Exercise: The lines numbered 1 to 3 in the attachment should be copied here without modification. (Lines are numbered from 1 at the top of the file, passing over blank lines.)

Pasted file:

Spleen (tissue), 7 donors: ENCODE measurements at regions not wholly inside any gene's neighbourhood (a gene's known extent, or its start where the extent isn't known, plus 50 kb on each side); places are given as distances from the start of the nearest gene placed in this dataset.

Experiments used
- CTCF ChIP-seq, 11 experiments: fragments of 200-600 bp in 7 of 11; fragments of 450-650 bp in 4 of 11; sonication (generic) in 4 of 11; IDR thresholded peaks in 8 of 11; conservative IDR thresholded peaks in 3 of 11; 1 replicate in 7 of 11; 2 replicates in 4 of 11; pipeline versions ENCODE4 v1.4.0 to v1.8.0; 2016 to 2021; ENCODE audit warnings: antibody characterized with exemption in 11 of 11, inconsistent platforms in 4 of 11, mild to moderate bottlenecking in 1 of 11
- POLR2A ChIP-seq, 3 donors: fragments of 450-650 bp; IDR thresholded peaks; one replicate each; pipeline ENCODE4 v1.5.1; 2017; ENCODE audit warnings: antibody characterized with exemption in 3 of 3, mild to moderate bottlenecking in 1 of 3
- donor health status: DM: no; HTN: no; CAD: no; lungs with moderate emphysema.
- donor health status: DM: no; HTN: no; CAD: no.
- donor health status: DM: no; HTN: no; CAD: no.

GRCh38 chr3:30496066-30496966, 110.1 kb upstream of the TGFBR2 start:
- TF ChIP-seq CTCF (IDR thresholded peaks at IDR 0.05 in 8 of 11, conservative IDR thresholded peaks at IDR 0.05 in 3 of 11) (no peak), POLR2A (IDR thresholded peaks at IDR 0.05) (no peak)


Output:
Spleen (tissue), 7 donors: ENCODE measurements at regions not wholly inside any gene's neighbourhood (a gene's known extent, or its start where the extent isn't known, plus 50 kb on each side); places are given as distances from the start of the nearest gene placed in this dataset.

Experiments used
- CTCF ChIP-seq, 11 experiments: fragments of 200-600 bp in 7 of 11; fragments of 450-650 bp in 4 of 11; sonication (generic) in 4 of 11; IDR thresholded peaks in 8 of 11; conservative IDR thresholded peaks in 3 of 11; 1 replicate in 7 of 11; 2 replicates in 4 of 11; pipeline versions ENCODE4 v1.4.0 to v1.8.0; 2016 to 2021; ENCODE audit warnings: antibody characterized with exemption in 11 of 11, inconsistent platforms in 4 of 11, mild to moderate bottlenecking in 1 of 11